Nadine shares the difficulties she experienced in trying to access collections. When she would apply, she was told she had the experience and the critical wits but was not a trained art historian, which was problematic to some gatekeepers. It was the trust in her curiosity that eventually unlocked some of the possibilities for her to expand her career.
Nadine confides that being a woman in a certain position was a real challenge. “You have to deal with very, very high expectations,” she says. “And they are coming from all different kinds of sides. And they all have different agendas.” Finding and keeping focus has been one of the main challenges Nadine has had to face. “Finding allies is crucial,” she declares. “And to be able to ask for support, to be able to exchange ideas.”
Nadine presses on the notion that curation is a collaborative effort. “You are never a curator of a project without the artists, without the editor, without the person working in the technical departments,” she says. “You are supposed to create the framework for the artists.”
Photography: a medium of exclusion
Many of the images Nadine has looked at in the past “were sort of influenced by colonial gaze.” She elaborates on this notion explaining that some of the images reflected an anti-feminist approach as to how they were captured. Our visual culture is distorted, because there have been long standing photographs reflecting current societal issues that reveal that they are in fact, not so current. Nadine tells us that this is probably due to lack of attention on our part. “It takes a lot of effort,” she says. “And it’s our duty to put that effort in; to question those ways of looking at someone else or to be looked at.”
Nadine elaborates on her thoughts concerning photography through the male or female gaze. “I still believe that patriarchy is a very long standing concept,” she says. “And I really think that it’s not that easy to deny this concept visually. So even though there are a lot of artists who claim this idea of the female gaze, I’m not sure if this concept is still really interesting to talk about. I would rather think about different sorts of perspectives, and to be very precise about what those perspectives are.” Nadine is positive that more platforms and communities are rightfully taking up their space to expand this notion and open this debate.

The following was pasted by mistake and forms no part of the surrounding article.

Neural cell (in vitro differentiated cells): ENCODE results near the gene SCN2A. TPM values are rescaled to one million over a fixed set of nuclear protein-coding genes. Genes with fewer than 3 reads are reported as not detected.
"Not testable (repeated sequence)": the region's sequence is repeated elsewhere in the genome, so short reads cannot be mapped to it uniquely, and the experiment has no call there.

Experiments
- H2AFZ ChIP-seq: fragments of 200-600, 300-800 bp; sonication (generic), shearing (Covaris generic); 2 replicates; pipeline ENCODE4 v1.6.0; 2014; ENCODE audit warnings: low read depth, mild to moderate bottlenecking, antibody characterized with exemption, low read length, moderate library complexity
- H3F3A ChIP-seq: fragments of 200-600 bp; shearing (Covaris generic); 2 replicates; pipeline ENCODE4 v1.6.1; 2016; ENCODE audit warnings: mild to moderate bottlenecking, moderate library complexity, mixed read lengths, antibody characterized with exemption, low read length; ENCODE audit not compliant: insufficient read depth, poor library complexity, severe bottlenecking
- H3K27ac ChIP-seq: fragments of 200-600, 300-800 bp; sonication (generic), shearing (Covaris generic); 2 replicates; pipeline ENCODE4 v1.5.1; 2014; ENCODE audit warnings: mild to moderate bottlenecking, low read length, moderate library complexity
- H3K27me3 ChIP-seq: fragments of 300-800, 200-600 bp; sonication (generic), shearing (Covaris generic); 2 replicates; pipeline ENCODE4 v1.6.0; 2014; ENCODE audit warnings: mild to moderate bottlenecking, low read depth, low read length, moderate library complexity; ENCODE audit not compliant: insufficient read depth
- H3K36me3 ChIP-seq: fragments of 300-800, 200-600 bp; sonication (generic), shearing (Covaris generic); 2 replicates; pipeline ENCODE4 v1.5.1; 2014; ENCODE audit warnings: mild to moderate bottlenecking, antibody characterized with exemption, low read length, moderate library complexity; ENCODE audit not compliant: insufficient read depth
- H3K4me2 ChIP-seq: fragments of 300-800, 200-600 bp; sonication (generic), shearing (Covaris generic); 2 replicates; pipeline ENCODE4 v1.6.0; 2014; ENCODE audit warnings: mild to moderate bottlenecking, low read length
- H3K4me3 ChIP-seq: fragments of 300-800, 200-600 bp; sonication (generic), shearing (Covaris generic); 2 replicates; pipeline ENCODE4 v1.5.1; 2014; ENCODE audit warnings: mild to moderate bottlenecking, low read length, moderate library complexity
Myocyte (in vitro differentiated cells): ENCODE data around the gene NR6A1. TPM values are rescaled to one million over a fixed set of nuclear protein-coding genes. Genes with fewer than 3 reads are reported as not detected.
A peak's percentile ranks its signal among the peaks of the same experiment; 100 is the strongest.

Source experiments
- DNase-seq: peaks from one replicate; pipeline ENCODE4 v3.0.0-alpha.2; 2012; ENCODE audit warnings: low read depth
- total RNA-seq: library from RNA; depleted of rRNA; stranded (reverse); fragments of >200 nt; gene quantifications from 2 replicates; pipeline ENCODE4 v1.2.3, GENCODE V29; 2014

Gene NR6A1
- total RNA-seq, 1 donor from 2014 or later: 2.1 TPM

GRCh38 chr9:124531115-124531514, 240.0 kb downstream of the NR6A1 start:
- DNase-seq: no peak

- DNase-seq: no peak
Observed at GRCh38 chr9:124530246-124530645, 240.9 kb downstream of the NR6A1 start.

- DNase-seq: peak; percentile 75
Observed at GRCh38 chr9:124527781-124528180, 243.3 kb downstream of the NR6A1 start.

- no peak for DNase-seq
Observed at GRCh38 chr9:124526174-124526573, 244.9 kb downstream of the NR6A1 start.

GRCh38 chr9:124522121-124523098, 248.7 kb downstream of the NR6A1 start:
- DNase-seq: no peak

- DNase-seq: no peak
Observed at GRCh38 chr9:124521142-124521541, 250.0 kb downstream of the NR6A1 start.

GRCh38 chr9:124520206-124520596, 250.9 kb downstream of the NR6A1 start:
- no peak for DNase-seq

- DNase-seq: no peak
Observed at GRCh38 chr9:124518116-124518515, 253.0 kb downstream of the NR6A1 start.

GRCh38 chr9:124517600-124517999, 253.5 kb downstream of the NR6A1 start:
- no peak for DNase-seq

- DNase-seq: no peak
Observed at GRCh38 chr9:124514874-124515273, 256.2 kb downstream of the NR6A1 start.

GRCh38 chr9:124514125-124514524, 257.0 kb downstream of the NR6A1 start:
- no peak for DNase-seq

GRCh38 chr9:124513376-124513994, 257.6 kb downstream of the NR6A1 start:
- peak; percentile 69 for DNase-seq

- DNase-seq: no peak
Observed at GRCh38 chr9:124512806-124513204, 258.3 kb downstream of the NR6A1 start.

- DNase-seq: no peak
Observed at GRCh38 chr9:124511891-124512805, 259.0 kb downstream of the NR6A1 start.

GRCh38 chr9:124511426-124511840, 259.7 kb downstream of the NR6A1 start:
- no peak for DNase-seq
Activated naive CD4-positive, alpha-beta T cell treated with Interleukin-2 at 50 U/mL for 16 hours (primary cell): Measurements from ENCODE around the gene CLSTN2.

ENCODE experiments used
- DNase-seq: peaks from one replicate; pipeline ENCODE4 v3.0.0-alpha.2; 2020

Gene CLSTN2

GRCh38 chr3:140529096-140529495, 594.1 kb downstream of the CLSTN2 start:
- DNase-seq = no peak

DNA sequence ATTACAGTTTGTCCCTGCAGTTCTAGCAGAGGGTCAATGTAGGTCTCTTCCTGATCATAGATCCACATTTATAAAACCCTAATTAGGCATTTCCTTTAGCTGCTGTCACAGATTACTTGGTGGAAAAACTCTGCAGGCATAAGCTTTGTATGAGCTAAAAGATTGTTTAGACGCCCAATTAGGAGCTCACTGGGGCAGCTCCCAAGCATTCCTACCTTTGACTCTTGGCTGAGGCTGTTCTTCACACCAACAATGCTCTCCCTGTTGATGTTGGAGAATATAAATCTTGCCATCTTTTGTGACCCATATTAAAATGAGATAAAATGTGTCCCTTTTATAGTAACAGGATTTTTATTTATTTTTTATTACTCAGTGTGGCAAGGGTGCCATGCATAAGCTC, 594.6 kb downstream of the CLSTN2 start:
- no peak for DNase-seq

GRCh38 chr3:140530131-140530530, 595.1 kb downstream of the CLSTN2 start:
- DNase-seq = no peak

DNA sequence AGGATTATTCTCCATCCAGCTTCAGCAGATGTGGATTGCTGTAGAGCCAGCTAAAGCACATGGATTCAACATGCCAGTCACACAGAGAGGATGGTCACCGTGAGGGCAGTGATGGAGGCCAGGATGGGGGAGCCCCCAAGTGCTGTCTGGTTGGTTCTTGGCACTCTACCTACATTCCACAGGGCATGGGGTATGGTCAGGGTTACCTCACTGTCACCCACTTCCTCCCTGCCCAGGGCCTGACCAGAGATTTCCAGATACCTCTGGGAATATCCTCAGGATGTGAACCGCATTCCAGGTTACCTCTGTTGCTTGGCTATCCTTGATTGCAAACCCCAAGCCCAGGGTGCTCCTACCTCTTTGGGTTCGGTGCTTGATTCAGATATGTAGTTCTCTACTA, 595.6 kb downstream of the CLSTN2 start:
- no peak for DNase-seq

On Institutions’ social responsibilities & the punk attitude
Nadine underlines the institution’s responsibilities: “mainly to rewrite stories, existing narratives, to really question narratives and create places for dialogues.” She makes the analogy of all artistic institutions being an archipelago, “interconnected through certain questions.”
She underlines the importance that artists get enough to voice their opinion, in time, space, and economically. She talks about resistance and its power to render productivity. “You need to have the privilege to form ideas of resistance as a woman, as a feminist, as a queer person. And it’s not the case for all of us.”
Nadine shares her tips for women and non binary artists to stand up against inequality and feel empowered. She believes that “exclusion does not happen (...) only because there are evil people. Many times it’s just being unaware, or being focused on other things.” She invites to take part in rigorous questioning but points out the large amount of energy required for this. Asking questions opens dialogues.
“What I really liked about having at least partially still a punk attitude,” Nadine tells us, “is that punk is also about failing, it’s not about perfection.” Nadine reveals that she has realized, despite our inherent interest in validation, that she can’t “constantly be bothered by what everybody else is going to think about (her)” if she is to do her job well. She thinks this is linked to being a woman in the desire to please and not to fail.
So for Nadine, this punk attitude is ultimately “being aware of vulnerabilities without forgetting the strength, which is actually directly linked to vulnerability.”